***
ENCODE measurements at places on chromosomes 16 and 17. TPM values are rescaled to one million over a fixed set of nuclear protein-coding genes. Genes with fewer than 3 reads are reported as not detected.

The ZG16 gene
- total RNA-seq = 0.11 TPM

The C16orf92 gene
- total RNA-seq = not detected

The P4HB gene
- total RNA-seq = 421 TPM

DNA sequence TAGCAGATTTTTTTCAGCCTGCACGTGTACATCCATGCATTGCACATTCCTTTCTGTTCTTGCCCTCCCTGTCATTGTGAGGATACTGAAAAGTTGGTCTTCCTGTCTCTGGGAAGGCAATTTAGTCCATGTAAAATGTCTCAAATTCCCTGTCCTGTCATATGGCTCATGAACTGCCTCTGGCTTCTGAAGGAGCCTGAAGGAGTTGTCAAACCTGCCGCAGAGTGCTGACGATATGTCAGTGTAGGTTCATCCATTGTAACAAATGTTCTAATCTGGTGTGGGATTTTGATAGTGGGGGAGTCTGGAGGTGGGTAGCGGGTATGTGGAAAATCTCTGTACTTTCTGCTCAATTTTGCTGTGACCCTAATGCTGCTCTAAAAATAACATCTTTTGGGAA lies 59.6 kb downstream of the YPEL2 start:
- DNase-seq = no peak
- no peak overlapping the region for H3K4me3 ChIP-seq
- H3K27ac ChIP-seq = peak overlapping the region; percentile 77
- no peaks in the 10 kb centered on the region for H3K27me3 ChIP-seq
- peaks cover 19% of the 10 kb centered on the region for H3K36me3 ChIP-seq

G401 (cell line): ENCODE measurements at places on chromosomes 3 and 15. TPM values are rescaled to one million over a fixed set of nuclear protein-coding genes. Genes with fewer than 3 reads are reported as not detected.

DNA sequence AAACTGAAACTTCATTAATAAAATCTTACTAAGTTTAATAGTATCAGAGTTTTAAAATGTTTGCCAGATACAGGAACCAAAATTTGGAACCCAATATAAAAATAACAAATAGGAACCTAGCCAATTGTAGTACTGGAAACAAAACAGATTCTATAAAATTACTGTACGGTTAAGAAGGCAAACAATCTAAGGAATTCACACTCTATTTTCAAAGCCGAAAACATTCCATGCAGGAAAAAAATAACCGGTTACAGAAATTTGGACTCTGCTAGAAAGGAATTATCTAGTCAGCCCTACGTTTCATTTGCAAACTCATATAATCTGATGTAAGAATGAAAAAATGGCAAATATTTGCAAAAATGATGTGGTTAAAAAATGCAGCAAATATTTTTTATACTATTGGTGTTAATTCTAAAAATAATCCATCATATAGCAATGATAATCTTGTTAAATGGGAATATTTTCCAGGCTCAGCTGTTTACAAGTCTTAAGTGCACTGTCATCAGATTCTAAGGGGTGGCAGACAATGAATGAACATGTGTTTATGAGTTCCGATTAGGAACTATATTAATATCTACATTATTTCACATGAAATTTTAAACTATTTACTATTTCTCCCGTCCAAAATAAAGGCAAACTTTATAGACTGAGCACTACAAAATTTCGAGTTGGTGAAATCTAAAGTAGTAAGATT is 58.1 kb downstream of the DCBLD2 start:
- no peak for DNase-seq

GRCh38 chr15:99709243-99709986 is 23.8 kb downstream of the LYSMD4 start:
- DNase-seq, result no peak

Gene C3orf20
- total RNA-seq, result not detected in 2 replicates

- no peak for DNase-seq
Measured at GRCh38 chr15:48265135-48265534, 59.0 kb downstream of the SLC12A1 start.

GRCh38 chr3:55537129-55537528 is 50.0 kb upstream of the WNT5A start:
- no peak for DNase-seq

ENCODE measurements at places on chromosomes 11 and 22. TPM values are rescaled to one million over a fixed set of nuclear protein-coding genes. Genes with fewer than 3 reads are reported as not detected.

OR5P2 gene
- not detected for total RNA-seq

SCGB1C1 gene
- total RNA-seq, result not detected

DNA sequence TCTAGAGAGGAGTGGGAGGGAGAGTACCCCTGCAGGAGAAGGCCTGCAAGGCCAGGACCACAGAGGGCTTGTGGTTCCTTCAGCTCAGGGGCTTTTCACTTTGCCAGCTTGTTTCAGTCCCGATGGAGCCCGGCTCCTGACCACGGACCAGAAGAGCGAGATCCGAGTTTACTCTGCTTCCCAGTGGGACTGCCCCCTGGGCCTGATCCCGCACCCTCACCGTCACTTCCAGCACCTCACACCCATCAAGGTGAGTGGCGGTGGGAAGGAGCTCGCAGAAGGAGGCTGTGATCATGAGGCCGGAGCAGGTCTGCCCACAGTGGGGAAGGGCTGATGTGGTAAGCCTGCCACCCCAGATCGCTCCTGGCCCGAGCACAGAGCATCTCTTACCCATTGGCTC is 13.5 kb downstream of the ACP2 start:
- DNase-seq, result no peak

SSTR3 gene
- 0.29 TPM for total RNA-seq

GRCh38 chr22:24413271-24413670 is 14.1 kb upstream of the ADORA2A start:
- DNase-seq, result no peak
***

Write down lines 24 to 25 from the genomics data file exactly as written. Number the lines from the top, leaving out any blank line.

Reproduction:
- no peak for DNase-seq

ENCODE measurements at places on chromosomes 11 and 22. TPM values are rescaled to one million over a fixed set of nuclear protein-coding genes. Genes with fewer than 3 reads are reported as not detected.